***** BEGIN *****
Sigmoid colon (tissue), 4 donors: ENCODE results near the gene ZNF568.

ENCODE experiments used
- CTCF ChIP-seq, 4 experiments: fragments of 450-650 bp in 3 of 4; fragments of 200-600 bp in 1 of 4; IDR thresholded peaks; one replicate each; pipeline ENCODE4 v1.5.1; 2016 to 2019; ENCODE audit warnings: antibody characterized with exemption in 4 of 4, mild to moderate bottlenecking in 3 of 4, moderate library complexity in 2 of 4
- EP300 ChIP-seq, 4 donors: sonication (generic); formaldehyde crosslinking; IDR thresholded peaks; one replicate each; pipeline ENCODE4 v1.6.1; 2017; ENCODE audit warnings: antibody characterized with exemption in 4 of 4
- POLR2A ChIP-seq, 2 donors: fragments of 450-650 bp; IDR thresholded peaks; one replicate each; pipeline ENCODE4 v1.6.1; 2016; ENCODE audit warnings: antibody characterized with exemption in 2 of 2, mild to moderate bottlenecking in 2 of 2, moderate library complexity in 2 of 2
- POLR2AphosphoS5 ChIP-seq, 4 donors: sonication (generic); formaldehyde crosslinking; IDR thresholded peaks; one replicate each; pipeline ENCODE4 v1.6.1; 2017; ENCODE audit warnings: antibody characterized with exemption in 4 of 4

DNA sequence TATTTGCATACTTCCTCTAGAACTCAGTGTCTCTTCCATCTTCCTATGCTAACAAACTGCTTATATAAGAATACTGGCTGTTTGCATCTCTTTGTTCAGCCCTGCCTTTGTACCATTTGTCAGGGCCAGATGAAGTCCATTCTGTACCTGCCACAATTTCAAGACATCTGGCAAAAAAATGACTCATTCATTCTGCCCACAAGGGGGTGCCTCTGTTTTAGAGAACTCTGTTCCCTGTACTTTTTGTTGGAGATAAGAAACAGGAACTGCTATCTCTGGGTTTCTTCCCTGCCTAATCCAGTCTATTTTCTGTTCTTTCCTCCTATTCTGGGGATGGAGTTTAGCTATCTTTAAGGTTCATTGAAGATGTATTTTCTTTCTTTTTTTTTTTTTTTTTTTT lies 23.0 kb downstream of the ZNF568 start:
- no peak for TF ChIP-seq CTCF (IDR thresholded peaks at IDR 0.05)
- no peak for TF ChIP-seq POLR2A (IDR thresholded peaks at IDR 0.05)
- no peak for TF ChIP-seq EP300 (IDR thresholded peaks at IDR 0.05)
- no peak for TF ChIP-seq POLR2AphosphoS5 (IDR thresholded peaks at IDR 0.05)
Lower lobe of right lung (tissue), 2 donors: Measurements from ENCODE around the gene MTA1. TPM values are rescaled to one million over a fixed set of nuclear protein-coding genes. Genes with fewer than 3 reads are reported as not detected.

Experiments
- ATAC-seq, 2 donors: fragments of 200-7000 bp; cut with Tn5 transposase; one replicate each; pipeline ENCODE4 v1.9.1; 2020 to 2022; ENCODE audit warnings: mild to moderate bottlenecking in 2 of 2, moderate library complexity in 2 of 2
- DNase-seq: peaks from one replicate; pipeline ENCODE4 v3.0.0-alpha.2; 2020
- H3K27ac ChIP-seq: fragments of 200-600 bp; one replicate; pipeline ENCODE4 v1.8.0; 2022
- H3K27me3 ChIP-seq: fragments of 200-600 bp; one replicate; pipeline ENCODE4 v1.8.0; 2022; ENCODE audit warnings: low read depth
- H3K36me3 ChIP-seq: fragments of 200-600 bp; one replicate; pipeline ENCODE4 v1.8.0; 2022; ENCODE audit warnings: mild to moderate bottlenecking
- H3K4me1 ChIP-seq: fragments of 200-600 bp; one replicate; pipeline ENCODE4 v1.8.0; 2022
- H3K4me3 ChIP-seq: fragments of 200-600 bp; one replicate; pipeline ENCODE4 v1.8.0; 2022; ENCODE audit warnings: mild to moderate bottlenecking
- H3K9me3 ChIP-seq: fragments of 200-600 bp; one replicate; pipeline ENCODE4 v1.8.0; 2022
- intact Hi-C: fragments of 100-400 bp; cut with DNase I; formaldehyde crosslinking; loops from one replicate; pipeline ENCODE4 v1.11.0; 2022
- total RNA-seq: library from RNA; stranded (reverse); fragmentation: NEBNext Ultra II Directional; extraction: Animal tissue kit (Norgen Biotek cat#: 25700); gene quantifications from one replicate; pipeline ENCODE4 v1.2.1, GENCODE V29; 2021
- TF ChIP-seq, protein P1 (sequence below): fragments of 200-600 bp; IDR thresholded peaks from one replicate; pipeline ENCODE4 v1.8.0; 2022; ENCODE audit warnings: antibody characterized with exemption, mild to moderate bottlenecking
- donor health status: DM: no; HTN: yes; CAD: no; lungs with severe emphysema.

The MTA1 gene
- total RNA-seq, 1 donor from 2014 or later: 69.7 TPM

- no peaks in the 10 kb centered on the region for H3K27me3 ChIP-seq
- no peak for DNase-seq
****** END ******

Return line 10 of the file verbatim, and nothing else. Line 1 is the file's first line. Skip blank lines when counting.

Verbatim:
- no peak for TF ChIP-seq EP300 (IDR thresholded peaks at IDR 0.05)